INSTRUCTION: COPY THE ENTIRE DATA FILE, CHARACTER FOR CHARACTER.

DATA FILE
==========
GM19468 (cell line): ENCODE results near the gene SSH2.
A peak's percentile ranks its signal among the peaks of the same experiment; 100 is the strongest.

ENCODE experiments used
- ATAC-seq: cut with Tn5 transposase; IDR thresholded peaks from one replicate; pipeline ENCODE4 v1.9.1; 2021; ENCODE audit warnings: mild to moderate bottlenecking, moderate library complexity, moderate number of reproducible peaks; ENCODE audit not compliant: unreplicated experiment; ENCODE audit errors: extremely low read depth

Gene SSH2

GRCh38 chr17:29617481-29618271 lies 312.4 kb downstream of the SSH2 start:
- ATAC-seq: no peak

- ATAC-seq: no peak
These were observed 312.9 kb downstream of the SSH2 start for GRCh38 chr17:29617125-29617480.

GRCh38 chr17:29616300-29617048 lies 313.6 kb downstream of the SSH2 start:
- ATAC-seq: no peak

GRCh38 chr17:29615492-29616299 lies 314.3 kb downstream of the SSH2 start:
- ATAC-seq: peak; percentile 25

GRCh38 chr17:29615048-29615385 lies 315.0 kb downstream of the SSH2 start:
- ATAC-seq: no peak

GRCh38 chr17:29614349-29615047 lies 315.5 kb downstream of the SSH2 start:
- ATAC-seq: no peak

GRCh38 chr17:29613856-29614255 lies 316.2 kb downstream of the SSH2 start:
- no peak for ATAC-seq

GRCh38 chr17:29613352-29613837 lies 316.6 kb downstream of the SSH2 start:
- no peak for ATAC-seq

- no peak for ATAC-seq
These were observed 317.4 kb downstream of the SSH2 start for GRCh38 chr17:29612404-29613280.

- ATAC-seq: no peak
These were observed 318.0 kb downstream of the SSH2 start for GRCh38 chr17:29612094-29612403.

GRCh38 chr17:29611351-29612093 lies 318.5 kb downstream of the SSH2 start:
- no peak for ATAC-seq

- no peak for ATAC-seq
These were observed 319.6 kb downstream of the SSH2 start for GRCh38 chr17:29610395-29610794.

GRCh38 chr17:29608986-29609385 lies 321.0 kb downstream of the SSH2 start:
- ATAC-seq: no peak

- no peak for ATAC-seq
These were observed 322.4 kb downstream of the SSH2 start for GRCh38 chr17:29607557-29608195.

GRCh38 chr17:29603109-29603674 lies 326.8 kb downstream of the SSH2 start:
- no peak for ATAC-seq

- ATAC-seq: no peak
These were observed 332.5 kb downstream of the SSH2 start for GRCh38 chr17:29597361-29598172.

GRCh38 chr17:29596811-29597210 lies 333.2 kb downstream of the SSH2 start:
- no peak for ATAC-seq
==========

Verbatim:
GM19468 (cell line): ENCODE results near the gene SSH2.
A peak's percentile ranks its signal among the peaks of the same experiment; 100 is the strongest.

ENCODE experiments used
- ATAC-seq: cut with Tn5 transposase; IDR thresholded peaks from one replicate; pipeline ENCODE4 v1.9.1; 2021; ENCODE audit warnings: mild to moderate bottlenecking, moderate library complexity, moderate number of reproducible peaks; ENCODE audit not compliant: unreplicated experiment; ENCODE audit errors: extremely low read depth

Gene SSH2

GRCh38 chr17:29617481-29618271 lies 312.4 kb downstream of the SSH2 start:
- ATAC-seq: no peak

- ATAC-seq: no peak
These were observed 312.9 kb downstream of the SSH2 start for GRCh38 chr17:29617125-29617480.

GRCh38 chr17:29616300-29617048 lies 313.6 kb downstream of the SSH2 start:
- ATAC-seq: no peak

GRCh38 chr17:29615492-29616299 lies 314.3 kb downstream of the SSH2 start:
- ATAC-seq: peak; percentile 25

GRCh38 chr17:29615048-29615385 lies 315.0 kb downstream of the SSH2 start:
- ATAC-seq: no peak

GRCh38 chr17:29614349-29615047 lies 315.5 kb downstream of the SSH2 start:
- ATAC-seq: no peak

GRCh38 chr17:29613856-29614255 lies 316.2 kb downstream of the SSH2 start:
- no peak for ATAC-seq

GRCh38 chr17:29613352-29613837 lies 316.6 kb downstream of the SSH2 start:
- no peak for ATAC-seq

- no peak for ATAC-seq
These were observed 317.4 kb downstream of the SSH2 start for GRCh38 chr17:29612404-29613280.

- ATAC-seq: no peak
These were observed 318.0 kb downstream of the SSH2 start for GRCh38 chr17:29612094-29612403.

GRCh38 chr17:29611351-29612093 lies 318.5 kb downstream of the SSH2 start:
- no peak for ATAC-seq

- no peak for ATAC-seq
These were observed 319.6 kb downstream of the SSH2 start for GRCh38 chr17:29610395-29610794.

GRCh38 chr17:29608986-29609385 lies 321.0 kb downstream of the SSH2 start:
- ATAC-seq: no peak

- no peak for ATAC-seq
These were observed 322.4 kb downstream of the SSH2 start for GRCh38 chr17:29607557-29608195.

GRCh38 chr17:29603109-29603674 lies 326.8 kb downstream of the SSH2 start:
- no peak for ATAC-seq

- ATAC-seq: no peak
These were observed 332.5 kb downstream of the SSH2 start for GRCh38 chr17:29597361-29598172.

GRCh38 chr17:29596811-29597210 lies 333.2 kb downstream of the SSH2 start:
- no peak for ATAC-seq